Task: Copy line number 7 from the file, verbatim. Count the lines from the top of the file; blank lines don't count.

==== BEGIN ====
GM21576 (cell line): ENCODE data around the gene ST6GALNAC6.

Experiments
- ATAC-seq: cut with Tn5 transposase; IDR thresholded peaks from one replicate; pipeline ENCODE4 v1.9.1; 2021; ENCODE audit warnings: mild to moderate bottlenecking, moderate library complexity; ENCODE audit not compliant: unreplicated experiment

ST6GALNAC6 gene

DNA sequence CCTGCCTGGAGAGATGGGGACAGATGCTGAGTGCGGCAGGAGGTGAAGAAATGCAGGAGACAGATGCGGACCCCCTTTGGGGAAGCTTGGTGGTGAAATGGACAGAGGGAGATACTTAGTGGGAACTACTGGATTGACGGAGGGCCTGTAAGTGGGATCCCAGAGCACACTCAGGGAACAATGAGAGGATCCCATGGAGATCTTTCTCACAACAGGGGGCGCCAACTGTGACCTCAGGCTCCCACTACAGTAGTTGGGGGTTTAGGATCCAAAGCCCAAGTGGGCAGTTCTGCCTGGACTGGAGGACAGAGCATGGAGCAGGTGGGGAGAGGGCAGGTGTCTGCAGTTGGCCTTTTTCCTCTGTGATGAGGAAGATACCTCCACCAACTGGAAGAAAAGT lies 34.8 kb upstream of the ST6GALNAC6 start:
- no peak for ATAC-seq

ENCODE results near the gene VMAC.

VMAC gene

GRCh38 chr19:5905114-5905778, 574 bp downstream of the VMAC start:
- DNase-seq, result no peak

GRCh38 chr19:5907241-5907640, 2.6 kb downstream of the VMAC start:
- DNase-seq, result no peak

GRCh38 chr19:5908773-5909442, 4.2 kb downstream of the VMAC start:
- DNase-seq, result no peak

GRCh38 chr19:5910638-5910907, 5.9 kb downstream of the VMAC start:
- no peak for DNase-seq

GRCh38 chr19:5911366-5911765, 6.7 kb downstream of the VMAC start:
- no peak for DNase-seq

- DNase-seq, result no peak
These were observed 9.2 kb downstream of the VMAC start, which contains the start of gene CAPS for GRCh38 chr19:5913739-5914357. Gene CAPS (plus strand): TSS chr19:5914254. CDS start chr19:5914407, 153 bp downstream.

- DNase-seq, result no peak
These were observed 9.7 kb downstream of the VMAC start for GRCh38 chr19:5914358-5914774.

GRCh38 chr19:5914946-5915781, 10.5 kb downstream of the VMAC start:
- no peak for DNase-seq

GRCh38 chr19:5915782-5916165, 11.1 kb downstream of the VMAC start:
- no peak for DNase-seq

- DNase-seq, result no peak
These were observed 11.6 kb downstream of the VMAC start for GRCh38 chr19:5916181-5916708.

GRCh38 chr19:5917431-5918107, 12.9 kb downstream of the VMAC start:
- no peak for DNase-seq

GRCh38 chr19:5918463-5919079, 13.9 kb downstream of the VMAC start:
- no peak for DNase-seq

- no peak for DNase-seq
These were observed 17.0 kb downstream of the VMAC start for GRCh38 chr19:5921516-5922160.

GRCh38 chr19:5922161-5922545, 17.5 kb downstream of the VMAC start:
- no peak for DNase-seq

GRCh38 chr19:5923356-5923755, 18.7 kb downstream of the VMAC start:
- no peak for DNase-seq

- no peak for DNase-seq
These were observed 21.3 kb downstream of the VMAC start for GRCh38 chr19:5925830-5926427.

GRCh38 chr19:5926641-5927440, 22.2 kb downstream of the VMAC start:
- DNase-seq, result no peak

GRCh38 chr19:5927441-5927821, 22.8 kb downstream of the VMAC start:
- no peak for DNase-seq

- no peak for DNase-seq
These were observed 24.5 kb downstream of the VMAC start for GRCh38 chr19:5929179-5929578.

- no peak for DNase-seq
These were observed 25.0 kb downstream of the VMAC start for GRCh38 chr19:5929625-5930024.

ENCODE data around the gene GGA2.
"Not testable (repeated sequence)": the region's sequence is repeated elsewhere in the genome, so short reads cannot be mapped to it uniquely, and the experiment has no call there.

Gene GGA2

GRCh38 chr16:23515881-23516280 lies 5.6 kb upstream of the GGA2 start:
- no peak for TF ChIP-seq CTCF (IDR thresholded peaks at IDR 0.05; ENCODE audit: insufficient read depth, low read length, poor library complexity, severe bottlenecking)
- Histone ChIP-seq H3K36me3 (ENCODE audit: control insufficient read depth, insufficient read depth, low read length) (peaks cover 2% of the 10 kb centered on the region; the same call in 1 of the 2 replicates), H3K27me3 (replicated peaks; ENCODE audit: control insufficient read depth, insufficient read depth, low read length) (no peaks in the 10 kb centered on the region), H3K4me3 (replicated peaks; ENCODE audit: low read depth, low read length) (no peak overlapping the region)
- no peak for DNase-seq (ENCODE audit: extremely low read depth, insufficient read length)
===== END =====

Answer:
ENCODE results near the gene VMAC.